653 Squadron - AAC

Unit history

AAC Anecdotes    Radfan buildup

During the 1950s and 1960s, the Army Air Corps became involved in a series of brush fire operations as Britain relinquished control of her Empire and Colonies. In 1961, British forces in the Aden Protectorate were reinforced after an increase in anti-government insurgence. 653 Squadron AAC provided aviation support for these reinforcements. The Squadron was also called upon to provide assistance to the Kuwaiti government. In 1963, dissident tribesmen in the Radfan, a mountainous region 35 miles north of Aden, rebelled against the Federal Government and 24 Brigade Group was sent into the region with 653 Squadron AAC in support. The Squadron was initially equipped with nine fixed-wing (Auster and Beaver) aircraft and two Scout helicopters and provided air reconnaissance, re-supply, liaison and artillery fire direction. Many important lessons were learnt during this campaign including how to land and take off in areas of enemy activity, the vulnerability of helicopters to small arms fire and the morale boosting effect of using helicopters to evacuate casualties from locations which would be inaccessible by any other means.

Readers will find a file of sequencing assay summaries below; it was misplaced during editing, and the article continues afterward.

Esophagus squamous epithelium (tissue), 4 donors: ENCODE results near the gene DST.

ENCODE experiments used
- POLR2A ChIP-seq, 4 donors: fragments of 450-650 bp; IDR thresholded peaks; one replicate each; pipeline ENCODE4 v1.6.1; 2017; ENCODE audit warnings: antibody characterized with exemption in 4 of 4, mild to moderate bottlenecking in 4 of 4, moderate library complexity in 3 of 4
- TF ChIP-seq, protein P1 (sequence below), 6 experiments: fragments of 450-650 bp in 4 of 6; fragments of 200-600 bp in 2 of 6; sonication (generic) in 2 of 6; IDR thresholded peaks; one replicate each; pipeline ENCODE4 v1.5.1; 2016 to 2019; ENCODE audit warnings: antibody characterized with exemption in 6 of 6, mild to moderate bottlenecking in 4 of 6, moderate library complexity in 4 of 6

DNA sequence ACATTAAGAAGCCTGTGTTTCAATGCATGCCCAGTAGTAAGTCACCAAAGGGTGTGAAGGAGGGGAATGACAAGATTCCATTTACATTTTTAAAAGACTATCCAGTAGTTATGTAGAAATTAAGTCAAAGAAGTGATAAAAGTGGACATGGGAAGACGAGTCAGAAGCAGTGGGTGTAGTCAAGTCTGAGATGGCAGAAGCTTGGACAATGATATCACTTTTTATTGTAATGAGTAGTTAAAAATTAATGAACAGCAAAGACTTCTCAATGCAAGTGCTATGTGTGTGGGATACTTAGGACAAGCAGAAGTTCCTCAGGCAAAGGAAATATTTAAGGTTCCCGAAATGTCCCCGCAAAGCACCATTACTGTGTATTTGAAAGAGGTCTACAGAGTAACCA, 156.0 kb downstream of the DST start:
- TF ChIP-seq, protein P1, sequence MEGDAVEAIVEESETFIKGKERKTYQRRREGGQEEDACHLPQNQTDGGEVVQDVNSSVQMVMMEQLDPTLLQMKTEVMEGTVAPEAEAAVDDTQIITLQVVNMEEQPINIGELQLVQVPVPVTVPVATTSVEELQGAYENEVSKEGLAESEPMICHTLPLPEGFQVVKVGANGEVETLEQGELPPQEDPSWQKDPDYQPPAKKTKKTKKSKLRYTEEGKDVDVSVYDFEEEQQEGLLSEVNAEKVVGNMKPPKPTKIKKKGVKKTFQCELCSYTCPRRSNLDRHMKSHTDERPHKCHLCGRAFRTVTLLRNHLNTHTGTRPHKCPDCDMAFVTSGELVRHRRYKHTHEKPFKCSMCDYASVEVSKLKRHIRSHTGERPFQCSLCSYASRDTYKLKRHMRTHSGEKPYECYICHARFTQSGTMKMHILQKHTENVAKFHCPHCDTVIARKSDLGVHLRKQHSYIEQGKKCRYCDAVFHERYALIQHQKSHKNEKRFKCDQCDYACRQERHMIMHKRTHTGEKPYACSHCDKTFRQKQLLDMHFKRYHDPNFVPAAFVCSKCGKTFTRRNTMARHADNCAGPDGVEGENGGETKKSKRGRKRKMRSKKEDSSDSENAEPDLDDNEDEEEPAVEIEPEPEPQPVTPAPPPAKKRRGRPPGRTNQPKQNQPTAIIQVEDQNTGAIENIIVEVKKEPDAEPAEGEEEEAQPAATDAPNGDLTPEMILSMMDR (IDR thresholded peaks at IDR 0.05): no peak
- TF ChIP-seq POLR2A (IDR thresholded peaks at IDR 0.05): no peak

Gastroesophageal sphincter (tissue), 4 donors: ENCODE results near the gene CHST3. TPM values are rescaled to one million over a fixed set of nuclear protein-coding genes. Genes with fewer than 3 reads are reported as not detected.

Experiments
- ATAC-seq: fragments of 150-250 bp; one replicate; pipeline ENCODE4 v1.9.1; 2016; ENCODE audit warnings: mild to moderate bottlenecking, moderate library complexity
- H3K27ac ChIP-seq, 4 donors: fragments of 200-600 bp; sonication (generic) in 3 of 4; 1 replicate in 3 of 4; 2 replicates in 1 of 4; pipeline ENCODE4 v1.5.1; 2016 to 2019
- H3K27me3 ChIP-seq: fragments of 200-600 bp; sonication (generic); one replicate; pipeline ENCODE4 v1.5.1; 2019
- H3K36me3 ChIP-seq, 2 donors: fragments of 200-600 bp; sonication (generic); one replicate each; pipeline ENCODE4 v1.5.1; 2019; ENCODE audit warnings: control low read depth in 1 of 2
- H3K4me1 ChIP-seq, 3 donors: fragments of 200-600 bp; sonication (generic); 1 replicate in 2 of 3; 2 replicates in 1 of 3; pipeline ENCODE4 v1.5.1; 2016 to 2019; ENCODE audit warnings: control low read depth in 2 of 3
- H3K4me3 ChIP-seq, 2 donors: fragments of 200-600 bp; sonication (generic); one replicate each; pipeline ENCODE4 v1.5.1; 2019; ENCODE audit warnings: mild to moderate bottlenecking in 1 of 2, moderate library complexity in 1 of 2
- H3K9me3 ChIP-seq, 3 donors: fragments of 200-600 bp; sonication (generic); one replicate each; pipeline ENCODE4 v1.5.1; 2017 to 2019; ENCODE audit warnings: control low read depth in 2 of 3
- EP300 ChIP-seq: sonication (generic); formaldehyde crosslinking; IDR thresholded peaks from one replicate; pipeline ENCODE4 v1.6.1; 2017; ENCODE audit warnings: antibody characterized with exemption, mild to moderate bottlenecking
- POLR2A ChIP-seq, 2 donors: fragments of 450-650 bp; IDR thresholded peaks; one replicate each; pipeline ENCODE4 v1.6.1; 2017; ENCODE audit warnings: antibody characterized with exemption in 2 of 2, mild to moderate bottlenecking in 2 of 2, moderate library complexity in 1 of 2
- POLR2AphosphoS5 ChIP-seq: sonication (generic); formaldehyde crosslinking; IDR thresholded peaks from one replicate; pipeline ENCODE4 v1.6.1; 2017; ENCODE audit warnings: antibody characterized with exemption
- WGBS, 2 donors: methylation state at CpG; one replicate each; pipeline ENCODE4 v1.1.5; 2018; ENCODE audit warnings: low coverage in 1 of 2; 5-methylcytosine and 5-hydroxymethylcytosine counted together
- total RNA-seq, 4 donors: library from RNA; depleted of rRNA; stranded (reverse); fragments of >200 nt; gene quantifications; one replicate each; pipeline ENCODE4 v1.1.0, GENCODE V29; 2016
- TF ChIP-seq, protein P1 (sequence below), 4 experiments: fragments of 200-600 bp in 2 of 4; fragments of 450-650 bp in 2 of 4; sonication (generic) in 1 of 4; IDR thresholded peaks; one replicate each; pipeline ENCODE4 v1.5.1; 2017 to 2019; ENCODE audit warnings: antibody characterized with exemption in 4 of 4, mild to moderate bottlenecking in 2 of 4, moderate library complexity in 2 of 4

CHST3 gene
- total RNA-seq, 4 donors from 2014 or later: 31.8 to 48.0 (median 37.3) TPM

By 1966, to reflect the growing number of AAC aircraft in theatre, 653 Squadron was re-titled No.3 Wing AAC, but still used the official crest of 653 Squadron. It comprised of No. 15 Flight AAC with seven DH-C 2 Beavers, No. 8 Flight AAC and No. 13 Flight AAC, each with six Westland Scout Helicopters and  some 4 or 5 ‘Air Troops’ or ‘Air Platoons’. Each of these comprised of three Augusta/Westland Sioux-Bell 47G helicopters. Whilst these came under command of 3 Wing AAC for all servicing and technical standards, they were actually under the command of  individual Army fighting units, such as the Royal Artillery, Infantry and Cavalry. In effect they gave their unit three flying Landrovers/scouting vehicles! Sounds complicated, but it gave great flexibility to the fighting arms of the Army. The official base of 3 Wing AAC was at Falaise Camp/airfield, near little Aden, until the last six months of 1967, when the whole of the Little Aden complex was vacated and the units moved to Khormaksar until the final withdrawal.